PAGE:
France election: Ex-PM Valls backs Macron for president
France's ex-Prime Minister Manuel Valls has thrown his weight behind the centrist candidate for the presidency, Emmanuel Macron, and not his own Socialist party's candidate.
"It's a question of reason," he said on French TV.
His decision prompted immediate thanks from Mr Macron, who is neck-and-neck for the first round of the election with far-right leader Marine Le Pen.
Mr Valls was himself defeated in the race for the Socialist candidacy.
But instead of backing the man who won, Benoît Hamon, the former prime minister announced on Wednesday that backing Mr Macron was the responsible position to take, because of the risk of giving the presidency to the right or far right.
"I don't think you take risks for the Republic. So I will vote for Emmanuel Macron," he said. "France's best interests go beyond the rules of a primary."
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Mr Valls met Socialist MPs on Tuesday night to explain his position, and he has rejected accusations of betraying his own party. Mr Hamon has already accused party heavyweights of stabbing him in the back and said on Wednesday that he was the victim of a weekly soap opera aimed at undermining him.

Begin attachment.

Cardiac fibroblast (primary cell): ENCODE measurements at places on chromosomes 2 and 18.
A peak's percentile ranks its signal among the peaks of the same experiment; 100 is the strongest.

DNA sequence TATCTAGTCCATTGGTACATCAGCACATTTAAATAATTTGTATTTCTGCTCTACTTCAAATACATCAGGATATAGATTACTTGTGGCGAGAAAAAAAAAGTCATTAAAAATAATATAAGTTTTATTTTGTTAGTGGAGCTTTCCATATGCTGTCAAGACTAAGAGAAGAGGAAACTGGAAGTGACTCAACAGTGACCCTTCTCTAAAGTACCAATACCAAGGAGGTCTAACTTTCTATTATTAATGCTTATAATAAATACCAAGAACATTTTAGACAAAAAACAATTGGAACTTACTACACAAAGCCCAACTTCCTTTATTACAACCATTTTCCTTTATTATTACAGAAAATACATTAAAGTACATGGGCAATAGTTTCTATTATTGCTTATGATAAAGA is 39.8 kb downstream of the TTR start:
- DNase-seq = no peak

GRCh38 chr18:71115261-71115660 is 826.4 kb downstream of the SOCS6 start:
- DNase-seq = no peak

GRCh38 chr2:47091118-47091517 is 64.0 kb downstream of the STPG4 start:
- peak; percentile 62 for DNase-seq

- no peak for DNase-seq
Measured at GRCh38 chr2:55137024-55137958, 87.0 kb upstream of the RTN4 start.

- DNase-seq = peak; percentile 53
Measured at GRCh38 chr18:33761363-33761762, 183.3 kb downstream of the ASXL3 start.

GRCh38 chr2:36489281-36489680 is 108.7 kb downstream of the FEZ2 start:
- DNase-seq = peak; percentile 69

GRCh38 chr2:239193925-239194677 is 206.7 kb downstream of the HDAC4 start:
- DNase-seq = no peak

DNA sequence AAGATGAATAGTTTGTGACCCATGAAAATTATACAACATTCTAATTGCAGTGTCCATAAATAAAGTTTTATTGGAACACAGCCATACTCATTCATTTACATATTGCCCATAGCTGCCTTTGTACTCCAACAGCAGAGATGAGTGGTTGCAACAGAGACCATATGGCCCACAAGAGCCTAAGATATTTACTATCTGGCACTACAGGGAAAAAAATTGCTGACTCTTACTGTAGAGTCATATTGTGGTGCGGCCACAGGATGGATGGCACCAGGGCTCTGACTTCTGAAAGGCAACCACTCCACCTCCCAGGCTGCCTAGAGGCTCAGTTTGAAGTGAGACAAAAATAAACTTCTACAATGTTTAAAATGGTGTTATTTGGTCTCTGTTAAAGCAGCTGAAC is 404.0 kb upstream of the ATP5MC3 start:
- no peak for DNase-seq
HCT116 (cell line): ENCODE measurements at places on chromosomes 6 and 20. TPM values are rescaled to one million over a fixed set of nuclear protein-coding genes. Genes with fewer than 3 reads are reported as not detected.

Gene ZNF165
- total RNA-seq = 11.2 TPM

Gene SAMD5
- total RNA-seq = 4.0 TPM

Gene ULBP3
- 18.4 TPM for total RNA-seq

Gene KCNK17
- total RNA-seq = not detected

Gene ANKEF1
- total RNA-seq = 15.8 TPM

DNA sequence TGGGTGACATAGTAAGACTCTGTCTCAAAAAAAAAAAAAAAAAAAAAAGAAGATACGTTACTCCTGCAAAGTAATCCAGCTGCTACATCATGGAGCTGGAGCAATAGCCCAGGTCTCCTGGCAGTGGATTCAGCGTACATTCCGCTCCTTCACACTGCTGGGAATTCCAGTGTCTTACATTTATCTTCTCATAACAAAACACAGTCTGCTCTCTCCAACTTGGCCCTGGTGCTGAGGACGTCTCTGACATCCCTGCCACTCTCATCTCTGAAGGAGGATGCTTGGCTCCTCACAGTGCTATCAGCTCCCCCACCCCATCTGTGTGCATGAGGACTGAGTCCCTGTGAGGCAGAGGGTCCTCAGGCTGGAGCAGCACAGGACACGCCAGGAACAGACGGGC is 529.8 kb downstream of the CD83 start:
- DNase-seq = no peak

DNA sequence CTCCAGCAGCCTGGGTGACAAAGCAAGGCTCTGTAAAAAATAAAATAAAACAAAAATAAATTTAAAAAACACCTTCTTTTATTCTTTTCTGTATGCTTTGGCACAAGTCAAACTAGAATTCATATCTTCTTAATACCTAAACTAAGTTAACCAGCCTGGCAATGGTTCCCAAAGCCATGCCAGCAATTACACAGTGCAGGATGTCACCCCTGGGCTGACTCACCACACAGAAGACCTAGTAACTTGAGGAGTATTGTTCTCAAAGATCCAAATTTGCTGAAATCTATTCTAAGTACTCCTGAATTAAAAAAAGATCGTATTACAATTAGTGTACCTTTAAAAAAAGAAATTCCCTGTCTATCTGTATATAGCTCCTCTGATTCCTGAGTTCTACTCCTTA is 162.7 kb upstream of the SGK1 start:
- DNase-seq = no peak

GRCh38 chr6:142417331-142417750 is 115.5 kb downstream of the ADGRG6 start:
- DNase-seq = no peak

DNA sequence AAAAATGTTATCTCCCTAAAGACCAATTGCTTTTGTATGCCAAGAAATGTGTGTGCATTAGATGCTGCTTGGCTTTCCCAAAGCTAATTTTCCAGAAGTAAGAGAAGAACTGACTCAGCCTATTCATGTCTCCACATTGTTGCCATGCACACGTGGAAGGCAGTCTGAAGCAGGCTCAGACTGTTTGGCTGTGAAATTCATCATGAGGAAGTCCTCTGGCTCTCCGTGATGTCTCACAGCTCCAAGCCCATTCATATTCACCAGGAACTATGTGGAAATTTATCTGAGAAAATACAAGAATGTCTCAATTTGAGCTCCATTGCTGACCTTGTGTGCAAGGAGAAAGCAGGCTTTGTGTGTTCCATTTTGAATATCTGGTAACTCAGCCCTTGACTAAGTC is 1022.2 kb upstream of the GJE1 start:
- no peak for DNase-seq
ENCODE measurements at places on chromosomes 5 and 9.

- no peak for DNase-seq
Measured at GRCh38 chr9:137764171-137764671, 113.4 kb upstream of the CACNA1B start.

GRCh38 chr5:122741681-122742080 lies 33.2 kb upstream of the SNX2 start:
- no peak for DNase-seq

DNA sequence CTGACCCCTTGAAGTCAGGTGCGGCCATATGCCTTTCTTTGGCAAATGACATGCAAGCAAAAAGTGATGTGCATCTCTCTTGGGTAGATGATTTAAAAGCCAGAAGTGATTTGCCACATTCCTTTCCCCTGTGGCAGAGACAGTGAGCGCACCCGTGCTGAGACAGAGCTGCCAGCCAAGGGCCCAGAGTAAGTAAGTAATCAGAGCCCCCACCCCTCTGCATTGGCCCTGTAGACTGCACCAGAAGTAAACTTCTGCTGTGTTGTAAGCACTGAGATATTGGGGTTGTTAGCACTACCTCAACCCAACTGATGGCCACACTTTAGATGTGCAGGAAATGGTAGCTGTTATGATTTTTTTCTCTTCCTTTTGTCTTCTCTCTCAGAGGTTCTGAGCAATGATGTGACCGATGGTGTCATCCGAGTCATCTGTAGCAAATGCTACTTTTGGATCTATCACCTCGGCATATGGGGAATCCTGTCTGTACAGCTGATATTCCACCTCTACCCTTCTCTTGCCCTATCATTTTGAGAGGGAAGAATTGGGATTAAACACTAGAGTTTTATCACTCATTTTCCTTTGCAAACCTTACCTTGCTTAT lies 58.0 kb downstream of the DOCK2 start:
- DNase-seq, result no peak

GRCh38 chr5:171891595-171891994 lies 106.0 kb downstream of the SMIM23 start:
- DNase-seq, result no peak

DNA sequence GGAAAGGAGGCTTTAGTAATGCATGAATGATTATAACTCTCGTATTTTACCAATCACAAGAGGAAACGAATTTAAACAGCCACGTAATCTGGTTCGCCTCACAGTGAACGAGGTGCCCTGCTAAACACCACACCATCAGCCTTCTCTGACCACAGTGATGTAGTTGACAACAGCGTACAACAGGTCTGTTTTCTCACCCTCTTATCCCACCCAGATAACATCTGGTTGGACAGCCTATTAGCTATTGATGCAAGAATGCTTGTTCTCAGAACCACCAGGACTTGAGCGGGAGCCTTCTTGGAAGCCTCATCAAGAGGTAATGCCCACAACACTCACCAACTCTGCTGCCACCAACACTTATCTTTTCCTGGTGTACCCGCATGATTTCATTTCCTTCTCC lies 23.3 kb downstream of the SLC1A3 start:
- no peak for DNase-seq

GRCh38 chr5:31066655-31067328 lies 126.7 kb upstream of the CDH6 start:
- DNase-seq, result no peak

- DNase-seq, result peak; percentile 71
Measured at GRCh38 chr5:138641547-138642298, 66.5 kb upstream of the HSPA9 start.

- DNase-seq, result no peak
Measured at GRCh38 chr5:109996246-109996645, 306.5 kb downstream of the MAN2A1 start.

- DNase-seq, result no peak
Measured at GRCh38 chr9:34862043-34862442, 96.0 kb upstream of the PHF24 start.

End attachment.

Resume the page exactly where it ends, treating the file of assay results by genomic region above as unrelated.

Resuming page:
While not the first senior party figure to back Emmanuel Macron, Mr Valls is seen as the biggest name so far. Defence Minister Yves Le Drian and a handful of junior ministers have already given the centrist their support.
Big threat for Socialists - by Lucy Williamson, BBC Paris correspondent
For months, the spectre of implosion has hovered over the Socialist party, with commentators talking of a fault-line threatening to split the party in two.
And for months senior party members have teetered and fallen to Emmanuel Macron, the man some believe betrayed the party by quitting the government and running for president.
Now the centrist candidate has claimed one of the biggest scalps of all. A man once seen as Mr Macron's sworn political enemy.
But the support of Manuel Valls, a prime minister to France's most unpopular post-war president, may be a mixed blessing for Emmanuel Macron. While he himself served in President Hollande's government, he has worked hard to present himself as an anti-establishment outsider; a fresh face in French politics.
Mr Macron served as economy minister in Mr Valls's Socialist government but left to fight for the presidency with his own movement En Marche! (On the move). Opinions polls suggest he will qualify for the second round run-off against Ms Le Pen in May.
Benoît Hamon, seen as a left-wing rebel within the party, has failed to attract mainstream support across the French left and his campaign has been eclipsed by radical left candidate Jean-Luc Mélenchon, who could beat him into fifth place in the first-round vote on 23 April.
Centre-right candidate François Fillon, initially tipped to win the race, has fallen behind the two front-runners because of "fake job" allegations surrounding his British-born wife, Penelope.
Both have been placed under formal investigation over the claims that she did little work for the hundreds of thousands of euros she received in public funds as parliamentary assistant.